An Overview of Tinnitus

What is Tinnitus?

Tinnitus is defined as perceiving sound in one or both ears or in your head when there is no external sound present. It is often referred to as “ringing in the ears,” but some people hear hissing, roaring, whistling, chirping, or clicking. Tinnitus can be intermittent or constant—with single or multiple tones. Volume level can range from subtle to shattering.

Many people experience tinnitus louder in the early morning or late at night when it is quiet. It is normal to hear some noises in your ears. In fact, 50 million Americans say they have tinnitus. But, when tinnitus becomes annoying or stressful, it’s time to do something about it.

Middle ear anatomy

Causes of Tinnitus

The exact cause of tinnitus is unknown. It’s often associated with hearing loss, exposure to loud noises, ear-damaging drugs, TMJ (jaw) problems, Meniere’s Disease, head injuries, excessive wax build-up, and high blood pressure.

A new theory about the cause of tinnitus involves the auditory cortex of the brain. This area is responsible for perceiving sound. Some scientists believe that the cause of tinnitus may be a reorganization of the auditory cortex in response to noise exposure.

Tinnitus Treatment and Management

There is no cure for tinnitus. However, in many cases, tinnitus can be effectively managed by altering your reaction to it.

There are, however, several ways to get relief from tinnitus and improve your quality of life.


Tinnitus Coping Strategies

Make some noise: silence is not golden. Listening to classical music can help you relax,  and it masks tinnitus. A sound-scape CD or noise generator with sounds of the ocean or rain, for example, is a helpful tool in masking tinnitus. Even a fan can work.

Relax! Stress and tension can increase the intensity of tinnitus. Even a minute or two of deep breathing or meditation can be very helpful.

Monitor your environments and diet. Loud noises can make tinnitus worse, so wear ear plugs when you need to. Caffeine and alcohol may worsen tinnitus temporarily. Some people report that artificial sweeteners or high salt diets also affect their tinnitus.

Some medications can cause or worsen tinnitus. Check the side effects of any medications you take and discuss them with your doctor.

Hearing Devices with fractal technology

The Widex Mind 440 addresses both hearing loss and tinnitus management. It is a new hearing aid with a unique “Zen” feature—which is approved by the FDA for tinnitus management.  Zen allows the listener to hear relaxing chime-type music which can be played alone or with a hearing aid  amplification program. The music is computer generated and does not repeat itself. The novelty of the music helps manage and mask tinnitus as well as encourage overall relaxation. The music plays at a volume slightly above background noise. It does not interfere with your daily activities, but it is loud enough to provide relief.

Unitron Moxi 2 Hearing AidsHearing Aid Devices for Tinnitus

Many people who suffer from tinnitus and hearing loss find amplification devices or hearing aids can provide relief.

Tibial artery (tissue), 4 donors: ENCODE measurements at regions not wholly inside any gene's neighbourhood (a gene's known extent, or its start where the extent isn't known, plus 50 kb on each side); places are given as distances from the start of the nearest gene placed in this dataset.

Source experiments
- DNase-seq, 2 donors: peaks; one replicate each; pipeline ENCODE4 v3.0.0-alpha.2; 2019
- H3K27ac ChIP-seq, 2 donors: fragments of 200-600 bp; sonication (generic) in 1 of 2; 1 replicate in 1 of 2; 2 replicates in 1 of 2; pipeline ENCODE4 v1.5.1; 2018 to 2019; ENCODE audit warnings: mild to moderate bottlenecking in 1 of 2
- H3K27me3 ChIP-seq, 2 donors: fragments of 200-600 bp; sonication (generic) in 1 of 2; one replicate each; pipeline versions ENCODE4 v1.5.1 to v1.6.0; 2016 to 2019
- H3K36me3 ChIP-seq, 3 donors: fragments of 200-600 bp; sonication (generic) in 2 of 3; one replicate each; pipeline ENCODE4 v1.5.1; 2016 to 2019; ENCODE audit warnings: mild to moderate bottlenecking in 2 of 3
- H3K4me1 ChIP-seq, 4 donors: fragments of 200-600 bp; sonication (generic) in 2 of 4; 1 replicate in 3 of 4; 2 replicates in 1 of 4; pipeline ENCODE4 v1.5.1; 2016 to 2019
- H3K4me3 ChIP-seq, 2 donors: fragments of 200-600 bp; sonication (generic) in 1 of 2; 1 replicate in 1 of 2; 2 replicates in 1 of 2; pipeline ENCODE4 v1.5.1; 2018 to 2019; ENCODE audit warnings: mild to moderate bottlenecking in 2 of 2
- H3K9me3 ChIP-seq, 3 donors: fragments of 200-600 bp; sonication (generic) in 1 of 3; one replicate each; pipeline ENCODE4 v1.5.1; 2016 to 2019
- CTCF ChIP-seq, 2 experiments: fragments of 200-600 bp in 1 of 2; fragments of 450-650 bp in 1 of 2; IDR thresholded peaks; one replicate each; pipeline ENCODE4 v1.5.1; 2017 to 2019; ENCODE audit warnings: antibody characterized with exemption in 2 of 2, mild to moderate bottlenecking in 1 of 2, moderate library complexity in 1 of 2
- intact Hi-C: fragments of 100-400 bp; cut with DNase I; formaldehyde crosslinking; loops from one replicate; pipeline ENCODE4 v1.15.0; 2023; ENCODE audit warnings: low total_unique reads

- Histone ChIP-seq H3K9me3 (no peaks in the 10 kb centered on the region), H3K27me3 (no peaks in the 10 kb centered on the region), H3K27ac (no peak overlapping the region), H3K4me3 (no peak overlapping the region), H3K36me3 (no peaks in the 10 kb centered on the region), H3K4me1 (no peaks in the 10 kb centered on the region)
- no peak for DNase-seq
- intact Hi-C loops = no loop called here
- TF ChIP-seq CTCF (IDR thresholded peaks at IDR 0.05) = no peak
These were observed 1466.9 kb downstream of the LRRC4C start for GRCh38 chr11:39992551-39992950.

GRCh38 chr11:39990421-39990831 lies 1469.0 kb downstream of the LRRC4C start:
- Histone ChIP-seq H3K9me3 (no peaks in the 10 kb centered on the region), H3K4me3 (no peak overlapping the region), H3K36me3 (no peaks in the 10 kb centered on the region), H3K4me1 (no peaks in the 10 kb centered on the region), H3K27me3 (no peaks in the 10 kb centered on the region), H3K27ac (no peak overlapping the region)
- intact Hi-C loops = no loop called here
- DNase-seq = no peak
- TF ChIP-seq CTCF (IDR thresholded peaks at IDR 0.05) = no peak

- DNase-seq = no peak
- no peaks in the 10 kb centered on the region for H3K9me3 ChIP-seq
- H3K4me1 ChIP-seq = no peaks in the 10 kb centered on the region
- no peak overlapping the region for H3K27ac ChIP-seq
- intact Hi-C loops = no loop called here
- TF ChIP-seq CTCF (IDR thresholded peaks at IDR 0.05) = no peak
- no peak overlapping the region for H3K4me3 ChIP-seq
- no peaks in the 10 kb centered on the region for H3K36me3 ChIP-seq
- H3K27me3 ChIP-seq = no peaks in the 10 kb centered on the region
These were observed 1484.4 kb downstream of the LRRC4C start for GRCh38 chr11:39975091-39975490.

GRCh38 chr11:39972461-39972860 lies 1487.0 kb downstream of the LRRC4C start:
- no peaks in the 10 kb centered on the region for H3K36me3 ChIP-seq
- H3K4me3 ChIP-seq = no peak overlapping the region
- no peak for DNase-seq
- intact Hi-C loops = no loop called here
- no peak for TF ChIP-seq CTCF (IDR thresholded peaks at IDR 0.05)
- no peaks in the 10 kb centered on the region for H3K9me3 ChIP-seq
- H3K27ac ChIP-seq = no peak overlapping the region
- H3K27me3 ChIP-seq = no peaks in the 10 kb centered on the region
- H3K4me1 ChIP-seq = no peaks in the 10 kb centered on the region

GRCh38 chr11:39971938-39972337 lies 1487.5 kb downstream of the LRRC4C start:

Tinnitus Retraining Therapy (TRT)

TRT focuses on retraining the brain. Often used in conjunction with tinnitus maskers, TRT treats emotional reaction to tinnitus and retrains your subconscious auditory system to recognize that tinnitus is not a threat. The goal of TRT is to accustom your brain to tinnitus. You may still perceive ringing, but it is no longer connected to negative or unpleasant feelings.

Neuromonics Tinnitus Treatment

This approach uses music and a customized acoustic stimulus. The stimulus is embedded in precisely designed relaxing music that is delivered through a Neuromonic Oasis Processor (an MP3-like device). Neuromonics is designed to stimulate auditory pathways and promote changes in the brain, which eventually allow it to filter out tinnitus. A specially trained audiologist performs this treatment, which lasts about six months.

Exciting new discoveries are being made in the area of tinnitus. One particularly hopeful study by Michael D. Seidman, M.D., F.A.C.S. and Susan M. Bowyer, Ph.D., from Henry Ford Hospital used MEG brain scans to locate the site where tinnitus is perceived in the brain. This research may lead to more treatment options in the future.

Music Therapy

Scientist Christo Pantev and his colleagues at the University of Muenster had patients choose their favorite music. Then they removed the frequencies in the music that matched the patient’s tinnitus. After a year of listening to this specialized, or “notched,” music, patients noticed a significant decrease in the perception of the loudiness of their tinnitus compared to a control group. Brain scans revealed reduced auditory cortex activity corresponding to the frequency of the tinnitus. Though this therapy is not yet commercially available, it is a promising future treatment.

For more information on tinnitus check out the following resources:

Click here to read more about hearing loss in children.

If you would like to schedule an appointment with a hearing care professional at Whisper Hearing or for more information about tinnitus and the available treatment options, call us toll-free at 888-986-4327.